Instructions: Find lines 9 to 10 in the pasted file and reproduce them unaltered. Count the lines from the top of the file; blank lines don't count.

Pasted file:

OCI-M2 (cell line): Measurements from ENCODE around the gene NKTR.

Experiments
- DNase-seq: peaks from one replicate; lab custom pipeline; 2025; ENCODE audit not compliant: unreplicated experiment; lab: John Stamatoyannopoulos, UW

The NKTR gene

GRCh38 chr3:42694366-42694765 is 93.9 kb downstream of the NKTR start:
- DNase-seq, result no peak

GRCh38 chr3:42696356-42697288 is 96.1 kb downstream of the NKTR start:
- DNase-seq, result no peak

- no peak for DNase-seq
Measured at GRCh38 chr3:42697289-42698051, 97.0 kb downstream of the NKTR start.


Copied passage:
- no peak for DNase-seq
Measured at GRCh38 chr3:42697289-42698051, 97.0 kb downstream of the NKTR start.